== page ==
4

I am trying to debug someone else's script:

The code line is:

y=$((${oldvalue[$x]}-${newvalue[$x]}))

y gets calculated fine as long as both sides are positive numbers. However, I have a production situation where they are both negative and the error I get is:

DEBUG Old value = -4144290000
DEBUG New value = -4009685000
script.sh: line 123: -4144290000--4009685000: assignment requires lvalue

I never would use ksh myself for even the simplest of calculations but I am in a position of production support and have to deal with a big ball of mud, I would use at least Perl/Python. Can anybody tell why this problem is happening and how to fix it?

5

If you're using the $xxx syntax, then the variable is expanded, and then the result is evaluated as an arithmetic expression.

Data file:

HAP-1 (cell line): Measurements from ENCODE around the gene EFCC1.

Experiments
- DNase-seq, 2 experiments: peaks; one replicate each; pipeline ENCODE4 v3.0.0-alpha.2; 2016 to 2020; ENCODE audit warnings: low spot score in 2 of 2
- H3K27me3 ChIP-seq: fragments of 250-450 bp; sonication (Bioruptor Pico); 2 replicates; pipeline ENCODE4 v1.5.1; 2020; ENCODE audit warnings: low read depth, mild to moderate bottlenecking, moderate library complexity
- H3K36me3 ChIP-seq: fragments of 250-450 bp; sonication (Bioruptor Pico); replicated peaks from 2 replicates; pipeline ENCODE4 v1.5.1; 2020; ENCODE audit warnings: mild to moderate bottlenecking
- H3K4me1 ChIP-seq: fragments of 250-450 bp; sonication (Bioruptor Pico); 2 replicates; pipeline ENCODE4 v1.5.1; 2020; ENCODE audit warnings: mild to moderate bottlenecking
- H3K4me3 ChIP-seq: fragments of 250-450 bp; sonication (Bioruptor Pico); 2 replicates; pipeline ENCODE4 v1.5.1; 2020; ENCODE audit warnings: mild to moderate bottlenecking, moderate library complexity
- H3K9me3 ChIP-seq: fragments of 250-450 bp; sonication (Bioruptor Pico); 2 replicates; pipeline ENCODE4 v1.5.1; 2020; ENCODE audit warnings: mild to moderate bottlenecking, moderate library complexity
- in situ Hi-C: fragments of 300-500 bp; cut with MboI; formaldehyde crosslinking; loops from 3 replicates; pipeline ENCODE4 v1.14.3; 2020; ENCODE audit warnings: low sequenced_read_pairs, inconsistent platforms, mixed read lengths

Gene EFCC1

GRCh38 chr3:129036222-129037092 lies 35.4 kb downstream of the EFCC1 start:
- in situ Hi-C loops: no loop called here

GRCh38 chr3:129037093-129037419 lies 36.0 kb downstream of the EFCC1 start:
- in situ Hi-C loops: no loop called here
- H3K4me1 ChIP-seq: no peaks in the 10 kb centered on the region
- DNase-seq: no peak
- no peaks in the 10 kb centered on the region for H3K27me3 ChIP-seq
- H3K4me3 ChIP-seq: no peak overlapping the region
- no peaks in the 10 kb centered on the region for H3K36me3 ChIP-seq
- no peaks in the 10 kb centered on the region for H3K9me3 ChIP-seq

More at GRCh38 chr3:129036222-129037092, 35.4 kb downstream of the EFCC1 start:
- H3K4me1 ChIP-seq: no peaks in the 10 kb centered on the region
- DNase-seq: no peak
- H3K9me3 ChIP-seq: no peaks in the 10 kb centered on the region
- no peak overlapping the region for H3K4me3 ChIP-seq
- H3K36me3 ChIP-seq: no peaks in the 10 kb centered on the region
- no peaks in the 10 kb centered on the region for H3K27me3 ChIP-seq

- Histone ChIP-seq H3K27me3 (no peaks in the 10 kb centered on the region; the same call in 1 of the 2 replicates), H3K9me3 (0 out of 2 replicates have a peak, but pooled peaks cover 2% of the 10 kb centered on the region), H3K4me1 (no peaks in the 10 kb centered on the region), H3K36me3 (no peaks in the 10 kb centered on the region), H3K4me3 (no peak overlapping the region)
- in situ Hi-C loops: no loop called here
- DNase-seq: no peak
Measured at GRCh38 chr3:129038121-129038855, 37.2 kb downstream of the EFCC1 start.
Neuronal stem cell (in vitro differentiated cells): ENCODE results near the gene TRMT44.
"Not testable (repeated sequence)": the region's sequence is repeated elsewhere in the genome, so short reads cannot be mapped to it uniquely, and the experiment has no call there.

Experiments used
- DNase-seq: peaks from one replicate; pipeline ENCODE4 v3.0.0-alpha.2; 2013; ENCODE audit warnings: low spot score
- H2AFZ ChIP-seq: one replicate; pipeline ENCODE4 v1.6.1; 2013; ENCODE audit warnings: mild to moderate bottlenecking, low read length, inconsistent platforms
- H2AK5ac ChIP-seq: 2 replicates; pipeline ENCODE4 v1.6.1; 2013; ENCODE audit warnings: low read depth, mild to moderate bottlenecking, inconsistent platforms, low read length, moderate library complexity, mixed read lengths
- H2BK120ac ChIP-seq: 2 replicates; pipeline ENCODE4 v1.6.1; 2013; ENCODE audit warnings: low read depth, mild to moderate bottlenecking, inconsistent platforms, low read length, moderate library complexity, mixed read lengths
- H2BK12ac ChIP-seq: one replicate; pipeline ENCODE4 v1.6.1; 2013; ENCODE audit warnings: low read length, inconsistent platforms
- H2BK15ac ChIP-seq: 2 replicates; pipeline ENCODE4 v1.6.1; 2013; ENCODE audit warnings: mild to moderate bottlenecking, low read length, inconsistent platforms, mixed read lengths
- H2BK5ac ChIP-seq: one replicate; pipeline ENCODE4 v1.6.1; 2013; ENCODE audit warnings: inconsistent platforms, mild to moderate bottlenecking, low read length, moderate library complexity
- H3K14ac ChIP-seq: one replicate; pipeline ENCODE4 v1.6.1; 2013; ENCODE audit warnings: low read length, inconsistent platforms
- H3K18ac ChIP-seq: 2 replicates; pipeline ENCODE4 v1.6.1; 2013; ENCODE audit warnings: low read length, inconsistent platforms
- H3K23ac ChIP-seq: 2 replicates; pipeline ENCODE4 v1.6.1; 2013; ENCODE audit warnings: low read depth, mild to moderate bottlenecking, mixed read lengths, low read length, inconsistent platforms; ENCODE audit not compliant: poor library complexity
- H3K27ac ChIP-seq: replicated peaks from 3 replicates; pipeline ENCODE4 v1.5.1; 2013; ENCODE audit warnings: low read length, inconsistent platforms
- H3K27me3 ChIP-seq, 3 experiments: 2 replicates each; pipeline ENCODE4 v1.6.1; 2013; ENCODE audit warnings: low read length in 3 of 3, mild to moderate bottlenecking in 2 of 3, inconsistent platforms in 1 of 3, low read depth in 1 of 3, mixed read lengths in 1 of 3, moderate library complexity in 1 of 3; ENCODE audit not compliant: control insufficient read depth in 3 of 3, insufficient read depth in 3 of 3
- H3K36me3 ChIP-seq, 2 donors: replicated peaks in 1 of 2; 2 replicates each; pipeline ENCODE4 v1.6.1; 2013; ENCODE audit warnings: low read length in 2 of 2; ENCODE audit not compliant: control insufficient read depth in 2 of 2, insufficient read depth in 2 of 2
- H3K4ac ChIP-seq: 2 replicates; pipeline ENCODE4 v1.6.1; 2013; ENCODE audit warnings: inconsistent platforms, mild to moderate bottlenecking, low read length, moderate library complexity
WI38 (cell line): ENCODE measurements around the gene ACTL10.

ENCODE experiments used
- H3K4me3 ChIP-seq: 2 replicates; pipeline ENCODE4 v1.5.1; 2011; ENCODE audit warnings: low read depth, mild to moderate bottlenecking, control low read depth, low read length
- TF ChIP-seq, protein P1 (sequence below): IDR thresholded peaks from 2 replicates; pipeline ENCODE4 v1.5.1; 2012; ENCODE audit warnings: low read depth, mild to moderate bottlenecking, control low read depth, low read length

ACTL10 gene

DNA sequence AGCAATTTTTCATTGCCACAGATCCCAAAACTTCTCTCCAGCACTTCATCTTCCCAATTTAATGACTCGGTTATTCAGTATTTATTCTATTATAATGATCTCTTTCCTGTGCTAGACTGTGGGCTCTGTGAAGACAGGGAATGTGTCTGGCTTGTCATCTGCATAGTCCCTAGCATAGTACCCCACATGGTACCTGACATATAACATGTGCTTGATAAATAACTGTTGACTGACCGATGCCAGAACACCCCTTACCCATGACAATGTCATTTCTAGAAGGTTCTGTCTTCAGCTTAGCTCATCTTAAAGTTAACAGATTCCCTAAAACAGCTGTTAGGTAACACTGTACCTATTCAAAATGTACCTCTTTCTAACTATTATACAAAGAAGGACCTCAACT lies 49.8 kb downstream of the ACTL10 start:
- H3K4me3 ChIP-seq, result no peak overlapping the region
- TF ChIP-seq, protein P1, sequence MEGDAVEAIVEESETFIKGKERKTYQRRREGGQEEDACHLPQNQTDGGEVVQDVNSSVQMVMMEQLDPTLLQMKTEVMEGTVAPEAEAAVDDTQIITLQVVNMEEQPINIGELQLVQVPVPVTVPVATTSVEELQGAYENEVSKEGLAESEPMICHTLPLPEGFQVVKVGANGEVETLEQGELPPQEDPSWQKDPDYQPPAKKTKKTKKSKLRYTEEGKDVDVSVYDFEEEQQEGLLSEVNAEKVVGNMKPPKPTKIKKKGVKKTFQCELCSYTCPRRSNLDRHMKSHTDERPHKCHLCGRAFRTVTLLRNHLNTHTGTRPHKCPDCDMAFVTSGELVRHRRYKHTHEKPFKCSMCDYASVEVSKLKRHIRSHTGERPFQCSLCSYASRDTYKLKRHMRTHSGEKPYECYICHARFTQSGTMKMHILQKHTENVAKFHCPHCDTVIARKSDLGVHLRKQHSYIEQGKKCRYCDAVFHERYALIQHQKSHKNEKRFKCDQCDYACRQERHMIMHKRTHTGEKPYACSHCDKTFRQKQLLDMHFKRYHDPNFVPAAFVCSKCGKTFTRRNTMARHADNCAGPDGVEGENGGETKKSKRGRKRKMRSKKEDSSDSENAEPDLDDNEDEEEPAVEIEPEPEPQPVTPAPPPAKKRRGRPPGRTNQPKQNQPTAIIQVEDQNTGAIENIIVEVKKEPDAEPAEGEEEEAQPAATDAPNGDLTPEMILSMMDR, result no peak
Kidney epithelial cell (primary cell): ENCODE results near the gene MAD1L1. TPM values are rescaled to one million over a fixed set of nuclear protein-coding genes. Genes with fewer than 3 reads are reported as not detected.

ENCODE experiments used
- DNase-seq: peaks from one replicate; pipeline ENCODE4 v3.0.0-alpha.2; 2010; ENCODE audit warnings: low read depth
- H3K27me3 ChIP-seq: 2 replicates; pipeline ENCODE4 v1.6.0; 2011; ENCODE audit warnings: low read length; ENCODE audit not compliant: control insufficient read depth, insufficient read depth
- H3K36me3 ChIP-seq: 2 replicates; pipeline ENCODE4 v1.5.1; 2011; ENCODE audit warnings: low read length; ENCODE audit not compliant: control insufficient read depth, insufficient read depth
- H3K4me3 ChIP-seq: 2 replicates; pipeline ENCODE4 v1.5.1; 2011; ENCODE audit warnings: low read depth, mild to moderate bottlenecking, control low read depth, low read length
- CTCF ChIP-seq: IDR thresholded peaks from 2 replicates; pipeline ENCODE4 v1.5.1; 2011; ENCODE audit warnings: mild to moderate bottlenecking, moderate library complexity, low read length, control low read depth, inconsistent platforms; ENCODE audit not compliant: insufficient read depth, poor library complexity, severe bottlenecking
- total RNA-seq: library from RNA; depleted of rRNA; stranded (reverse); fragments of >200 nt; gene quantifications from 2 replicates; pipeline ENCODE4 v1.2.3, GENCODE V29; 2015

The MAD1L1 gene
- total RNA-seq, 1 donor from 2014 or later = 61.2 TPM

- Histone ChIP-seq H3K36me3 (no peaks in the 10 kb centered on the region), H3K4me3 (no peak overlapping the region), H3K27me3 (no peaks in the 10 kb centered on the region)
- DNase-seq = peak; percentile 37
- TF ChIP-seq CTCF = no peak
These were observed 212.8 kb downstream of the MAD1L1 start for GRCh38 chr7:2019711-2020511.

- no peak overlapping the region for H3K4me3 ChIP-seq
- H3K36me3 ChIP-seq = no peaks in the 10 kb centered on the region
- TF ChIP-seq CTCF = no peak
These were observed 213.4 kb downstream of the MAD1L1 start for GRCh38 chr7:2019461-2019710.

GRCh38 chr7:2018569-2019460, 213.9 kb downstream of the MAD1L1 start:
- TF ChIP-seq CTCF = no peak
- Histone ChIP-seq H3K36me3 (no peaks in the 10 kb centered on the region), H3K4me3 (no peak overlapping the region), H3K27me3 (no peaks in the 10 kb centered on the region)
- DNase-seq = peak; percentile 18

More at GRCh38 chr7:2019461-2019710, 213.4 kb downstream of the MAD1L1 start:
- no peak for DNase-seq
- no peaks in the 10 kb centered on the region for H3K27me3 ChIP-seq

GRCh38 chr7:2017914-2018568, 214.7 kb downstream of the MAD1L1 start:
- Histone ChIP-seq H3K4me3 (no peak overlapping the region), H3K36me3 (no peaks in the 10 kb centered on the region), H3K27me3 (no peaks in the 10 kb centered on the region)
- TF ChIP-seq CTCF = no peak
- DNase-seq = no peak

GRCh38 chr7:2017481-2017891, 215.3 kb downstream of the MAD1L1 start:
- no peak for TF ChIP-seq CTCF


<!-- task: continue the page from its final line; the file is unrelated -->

So,

y=$((${oldvalue[$x]}-${newvalue[$x]}))

Becomes

y=$((-4144290000--4009685000))

and ksh complains about that unexpected -- operator.

You can get around it by adding spaces as you found out, in which case it becomes:

y=$((-4144290000 - -4009685000))

But, you could also write it:

y=$((oldvalue[$x]-newvalue[$x])))

In that case, the content of the variable is expanded as part of the arithmetic evaluation and in that case as one numerical value.

The different becomes even more important in cases like:

a=1+1 b=2
echo "$((a*b)) vs $(($a*$b))"

Which gives 4 vs 3, and points to a third and more robust than the first way to work around the problem:

y=$(((${oldvalue[$x]}) - (${newvalue[$x]})))
0
0

It needed spaces on both sides of the minus:

y=$((${oldvalue[$x]} - ${newvalue[$x]}))
1
  • 2
    Just to explain further, this is because -- was interpreted as a decrement operator.
    – Random832
    Dec 27 '12 at 20:40

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